There is a problem that anyone who has lived in New York City must wonder about: you can't get a cab from 4 to 5 pm. The reason for this is not a mystery: at a moment of peak demand, taxi drivers tend to change shifts. Too many cabs are headed to garages in Queens because when a taxi is operated by two drivers 24 hours a day, a fair division of shifts is to switch over at 5 pm. Now this is a problem for the city's Taxi and Limousine Commission, it may even be a hard one to solve, but it is not a wicked problem. For one thing, it's easy to describe, as I just showed you. That right there boots it from the category.
Among some social scientists, there is this term of art: wicked problems. We would be vastly better off if we understood what wicked problems are, and learned to distinguish between them and regular (or "tame") problems.
Wicked problems have these features: It is hard to say what the problem is, to define it clearly or to tell where it stops and starts. There is no "right" way to view the problem, no definitive formulation. The way it's framed will change what the solution appears to be. Someone can always say that the problem is just a symptom of another problem and that someone will not be wrong. There are many stakeholders, all with their own frames, which they tend to see as exclusively correct. Ask what the problem is and you will get a different answer from each. The problem is inter-connected to a lot of other problems; pulling them apart is almost impossible.
It gets worse. Every wicked problem is unique, so in a sense there is no prior art and solving one won't help you with the others. No one has "the right to be wrong," meaning enough legitimacy and stakeholder support to try stuff that will almost certainly fail, at first. Instead failure is savaged, and the trier is deemed unsuitable for another try. The problem keeps changing on us. It is never definitely resolved. Instead, we just run out of patience, or time, or money. It's not possible to understand the problem first, then solve it. Rather, attempts to solve it reveal further dimensions of the problem. (Which is the secret of success for people who are "good" at wicked problems.)
Know any problems like that? Sure you do. Probably the best example in our time is climate change. What could be more inter-connected than it? Someone can always say that climate change is just a symptom of another problem--our entire way of life, perhaps — and he or she would not be wrong. We've certainly never solved anything like it before. Stakeholders: everyone on the planet, every nation, every company.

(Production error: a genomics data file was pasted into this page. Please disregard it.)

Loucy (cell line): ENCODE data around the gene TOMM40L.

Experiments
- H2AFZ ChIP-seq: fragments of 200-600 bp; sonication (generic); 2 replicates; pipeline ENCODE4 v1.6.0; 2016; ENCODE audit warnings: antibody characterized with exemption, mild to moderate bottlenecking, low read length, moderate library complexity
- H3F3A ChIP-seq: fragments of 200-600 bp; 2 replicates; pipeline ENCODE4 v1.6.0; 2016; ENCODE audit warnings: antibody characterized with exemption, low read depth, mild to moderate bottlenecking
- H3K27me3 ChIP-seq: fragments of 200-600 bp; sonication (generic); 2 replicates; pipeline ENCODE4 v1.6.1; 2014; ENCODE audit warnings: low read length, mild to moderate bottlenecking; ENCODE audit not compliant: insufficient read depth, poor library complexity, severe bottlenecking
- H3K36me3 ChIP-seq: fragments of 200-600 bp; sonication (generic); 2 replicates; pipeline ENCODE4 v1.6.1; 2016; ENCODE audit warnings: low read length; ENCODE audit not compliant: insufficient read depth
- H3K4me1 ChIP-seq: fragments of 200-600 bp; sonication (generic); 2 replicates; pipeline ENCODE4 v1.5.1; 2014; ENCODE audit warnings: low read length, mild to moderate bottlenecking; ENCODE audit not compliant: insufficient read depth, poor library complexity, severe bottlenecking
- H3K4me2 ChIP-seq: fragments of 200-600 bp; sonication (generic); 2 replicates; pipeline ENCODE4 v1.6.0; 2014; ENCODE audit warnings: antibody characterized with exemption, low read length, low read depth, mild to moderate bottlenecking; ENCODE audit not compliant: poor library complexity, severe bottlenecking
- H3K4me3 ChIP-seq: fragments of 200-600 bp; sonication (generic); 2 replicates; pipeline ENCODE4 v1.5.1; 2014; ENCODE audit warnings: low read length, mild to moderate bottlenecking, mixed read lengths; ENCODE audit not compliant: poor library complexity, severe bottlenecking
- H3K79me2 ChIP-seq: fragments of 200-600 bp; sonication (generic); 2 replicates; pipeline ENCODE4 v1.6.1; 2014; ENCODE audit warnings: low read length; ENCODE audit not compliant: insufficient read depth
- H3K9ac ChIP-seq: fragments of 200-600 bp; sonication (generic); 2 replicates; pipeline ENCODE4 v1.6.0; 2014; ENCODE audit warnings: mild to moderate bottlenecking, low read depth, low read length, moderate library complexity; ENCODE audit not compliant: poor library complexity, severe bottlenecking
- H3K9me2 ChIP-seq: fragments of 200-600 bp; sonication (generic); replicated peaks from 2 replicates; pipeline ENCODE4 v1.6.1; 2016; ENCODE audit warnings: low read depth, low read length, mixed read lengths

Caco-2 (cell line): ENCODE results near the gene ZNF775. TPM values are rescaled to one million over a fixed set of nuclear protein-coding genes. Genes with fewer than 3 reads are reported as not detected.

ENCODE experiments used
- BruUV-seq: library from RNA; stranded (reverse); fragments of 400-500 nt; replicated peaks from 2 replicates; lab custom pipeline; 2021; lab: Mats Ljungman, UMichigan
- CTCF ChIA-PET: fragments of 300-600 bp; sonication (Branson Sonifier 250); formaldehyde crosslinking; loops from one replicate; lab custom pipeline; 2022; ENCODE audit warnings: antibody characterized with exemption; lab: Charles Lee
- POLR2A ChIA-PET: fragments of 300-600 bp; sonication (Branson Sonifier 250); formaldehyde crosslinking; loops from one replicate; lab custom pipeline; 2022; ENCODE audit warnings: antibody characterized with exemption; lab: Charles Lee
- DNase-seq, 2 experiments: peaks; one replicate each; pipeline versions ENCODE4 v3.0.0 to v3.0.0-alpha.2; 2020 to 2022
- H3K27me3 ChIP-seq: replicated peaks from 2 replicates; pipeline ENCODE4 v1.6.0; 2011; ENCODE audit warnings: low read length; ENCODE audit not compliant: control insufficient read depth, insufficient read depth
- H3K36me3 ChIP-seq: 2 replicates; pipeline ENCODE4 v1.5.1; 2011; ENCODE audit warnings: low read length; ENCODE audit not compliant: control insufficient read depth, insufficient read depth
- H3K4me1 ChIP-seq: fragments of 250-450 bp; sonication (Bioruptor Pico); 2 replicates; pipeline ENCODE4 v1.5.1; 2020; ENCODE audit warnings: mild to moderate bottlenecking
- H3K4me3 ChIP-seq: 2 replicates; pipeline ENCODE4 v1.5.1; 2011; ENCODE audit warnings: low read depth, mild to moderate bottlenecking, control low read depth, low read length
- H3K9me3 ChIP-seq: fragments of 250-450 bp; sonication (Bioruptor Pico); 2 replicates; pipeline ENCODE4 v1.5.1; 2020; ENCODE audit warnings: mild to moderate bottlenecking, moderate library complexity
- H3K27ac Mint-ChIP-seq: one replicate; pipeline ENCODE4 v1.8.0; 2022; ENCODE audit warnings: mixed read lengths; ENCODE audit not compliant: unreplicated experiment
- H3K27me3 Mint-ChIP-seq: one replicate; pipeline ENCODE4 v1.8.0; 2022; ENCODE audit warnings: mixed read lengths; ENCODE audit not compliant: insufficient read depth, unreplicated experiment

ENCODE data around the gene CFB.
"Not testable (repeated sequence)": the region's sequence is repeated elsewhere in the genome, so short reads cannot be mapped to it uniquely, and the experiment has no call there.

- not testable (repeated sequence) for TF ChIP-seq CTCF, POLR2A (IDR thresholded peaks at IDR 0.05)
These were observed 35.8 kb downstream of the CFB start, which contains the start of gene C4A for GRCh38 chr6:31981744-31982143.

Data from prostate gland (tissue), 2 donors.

When General Motors was about go bankrupt and throw tends of thousands of people out of work that was a big, honking problem, which rightly landed on the president's desk, but it was not a wicked one. Barack Obama's advisors could present him with a limited range of options; if he decided to take the political risk and save General Motors from collapse he could be reasonably certain that the recommended actions would work. If they didn't, he could try more drastic measures.
But health care reform wasn't like that at all. In the United States, rising health care costs are a classic case of a wicked problem. No "right" way to view it. Every solution comes with its own contestable frame. Multiple stakeholders who don't define the problem the same way. If the uninsured go down but costs go up, is that progress? We don't even know.
Still, we would be better off if we knew when we were dealing with a wicked problem, as opposed to the regular kind. If we could designate some problems as wicked we might realize that "normal" approaches to problem-solving don't work. We can't define the problem, evaluate possible solutions, pick the best one, hire the experts and implement. No matter how much we may want to follow a routine like that, it won't succeed. Institutions may require it, habit may favor it, the boss may order it, but wicked problems don't care.
Presidential debates that divided wicked from tame problems would be very different debates. Better, I think. Journalists who covered wicked problems differently than they covered normal problems would be smarter journalists. Institutions that knew when how to distinguish wicked problems from the other kind would eventually learn the limits of command and control.
Wicked problems demand people who are creative, pragmatic, flexible and collaborative. They never invest too much in their ideas because they know they are going to have to alter them. They know there's no right place to start so they simply start somewhere and see what happens. They accept the fact that they're more likely to understand the problem after its "solved" than before. They don't expect to get a good solution; they keep working until they've found something that's good enough. They're never convinced that they know enough to solve the problem, so they are constantly testing their ideas on different stakeholders.
Know any people like that? Maybe we can get them interested in health care...